I would think green board would be a thing that people would say if a green light meant whatever state was "good". It's similar to "straight board" which means all the submarine hatches are shut before diving. (The indicator for each is either an orange O for open or a blue - for shut. All the blue -s in a row look like a straight line, hence "straight board")
posted by ctmf at 4:10 PM on September 6, 2014

Searching for "'the board is green' nasa" gets me this unofficial transcript (PDF) of the Gemini-Titan 3 mission from March of 1965. Relevant quotes:

"And the board - the status board - for the individual stations around the world is completely green" (page 2)

"The Board is green around the Range and we are looking very, very good at this time." (page 5)
posted by asterix at 4:12 PM on September 6, 2014

Interesting, I imagine the writers of those shows and video game had heard it in a similar context to what I'm recalling.

I like "Christmas tree". I'm imagining some gritty noir film: "And that's when shit really went Christmas tree on us.

Do you know if this was codified in any sort of ops script or glossary? I know that many times ops centers will have very specific lists of acceptable phrases in response to preflight/prelaunch questions.
posted by johnnydummkopf at 4:13 PM on September 6, 2014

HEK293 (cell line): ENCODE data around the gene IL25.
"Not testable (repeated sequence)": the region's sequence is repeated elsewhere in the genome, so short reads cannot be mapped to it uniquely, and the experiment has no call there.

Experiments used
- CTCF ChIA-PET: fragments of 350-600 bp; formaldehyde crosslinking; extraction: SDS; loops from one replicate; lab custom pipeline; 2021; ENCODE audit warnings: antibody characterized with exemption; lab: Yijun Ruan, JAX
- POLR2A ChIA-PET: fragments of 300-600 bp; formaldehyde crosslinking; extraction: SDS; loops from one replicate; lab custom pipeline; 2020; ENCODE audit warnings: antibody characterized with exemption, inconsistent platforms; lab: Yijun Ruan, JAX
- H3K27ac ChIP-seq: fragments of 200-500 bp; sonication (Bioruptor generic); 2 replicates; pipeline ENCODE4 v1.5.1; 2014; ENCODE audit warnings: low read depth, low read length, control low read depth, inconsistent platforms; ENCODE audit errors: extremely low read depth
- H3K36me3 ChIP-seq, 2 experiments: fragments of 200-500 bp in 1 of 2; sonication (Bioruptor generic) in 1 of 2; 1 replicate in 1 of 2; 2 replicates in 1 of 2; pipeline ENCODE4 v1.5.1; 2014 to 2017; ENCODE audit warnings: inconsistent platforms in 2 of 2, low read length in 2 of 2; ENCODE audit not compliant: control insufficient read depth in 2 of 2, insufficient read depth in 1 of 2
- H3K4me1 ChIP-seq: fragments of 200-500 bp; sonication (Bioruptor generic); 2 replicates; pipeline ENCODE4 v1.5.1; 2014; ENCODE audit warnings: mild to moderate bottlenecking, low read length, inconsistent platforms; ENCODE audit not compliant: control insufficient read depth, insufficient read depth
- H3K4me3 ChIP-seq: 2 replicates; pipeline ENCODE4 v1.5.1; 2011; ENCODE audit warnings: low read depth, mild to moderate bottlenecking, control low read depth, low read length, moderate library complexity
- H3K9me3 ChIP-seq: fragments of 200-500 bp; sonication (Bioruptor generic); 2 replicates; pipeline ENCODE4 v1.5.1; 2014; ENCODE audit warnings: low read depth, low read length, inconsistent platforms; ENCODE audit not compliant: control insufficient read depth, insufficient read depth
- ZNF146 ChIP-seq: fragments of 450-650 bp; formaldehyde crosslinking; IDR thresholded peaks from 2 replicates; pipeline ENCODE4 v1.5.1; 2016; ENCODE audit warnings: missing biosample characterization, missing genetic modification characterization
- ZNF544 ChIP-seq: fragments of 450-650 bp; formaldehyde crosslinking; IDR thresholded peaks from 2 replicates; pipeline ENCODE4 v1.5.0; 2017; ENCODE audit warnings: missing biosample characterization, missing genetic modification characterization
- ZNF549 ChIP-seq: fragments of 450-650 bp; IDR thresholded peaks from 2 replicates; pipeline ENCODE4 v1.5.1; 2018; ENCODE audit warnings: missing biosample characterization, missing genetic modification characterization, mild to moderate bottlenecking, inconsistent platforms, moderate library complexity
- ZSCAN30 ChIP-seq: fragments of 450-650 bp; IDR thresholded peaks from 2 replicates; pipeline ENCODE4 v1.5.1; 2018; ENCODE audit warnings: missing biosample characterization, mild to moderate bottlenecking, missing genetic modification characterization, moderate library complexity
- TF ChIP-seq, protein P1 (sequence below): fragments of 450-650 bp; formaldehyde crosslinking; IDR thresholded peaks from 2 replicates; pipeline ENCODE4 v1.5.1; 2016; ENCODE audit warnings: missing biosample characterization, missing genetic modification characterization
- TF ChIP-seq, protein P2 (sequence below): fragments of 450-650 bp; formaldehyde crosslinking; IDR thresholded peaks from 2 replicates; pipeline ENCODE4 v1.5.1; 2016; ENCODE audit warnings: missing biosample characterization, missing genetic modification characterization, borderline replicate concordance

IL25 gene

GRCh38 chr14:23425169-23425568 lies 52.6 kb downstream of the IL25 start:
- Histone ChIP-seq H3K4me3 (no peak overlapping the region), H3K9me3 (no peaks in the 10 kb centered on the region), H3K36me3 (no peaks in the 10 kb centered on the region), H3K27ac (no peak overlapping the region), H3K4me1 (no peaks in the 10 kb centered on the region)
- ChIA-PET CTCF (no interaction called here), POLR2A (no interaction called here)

For some reason I remember it as 'green across the board', but no idea where from!
posted by symphonicknot at 4:14 PM on September 6, 2014

Yes, a known idiom. I've encountered "green board" in several submarine stories. US Navy, WWII to Korean War time frame. Sorry, no citations.
posted by Bruce H. at 4:55 PM on September 6, 2014

Confirming Bruce H. and US Navy submarine usage (source: I'm a sub brat, and it was common with my dad and pretty much all of the dozens of submariners I knew or still know).
posted by easily confused at 5:03 PM on September 6, 2014

My memory is that it's a certainly a NASA thing; a little Googling turns up this
Scientific American
account of watching an August 2003 Delta2 launch, which confirms:

"At last we get to the final minute, and then to “10, 9, 8 ... the board is green ... 3, 2, 1” — by now the throng is chanting in unison..."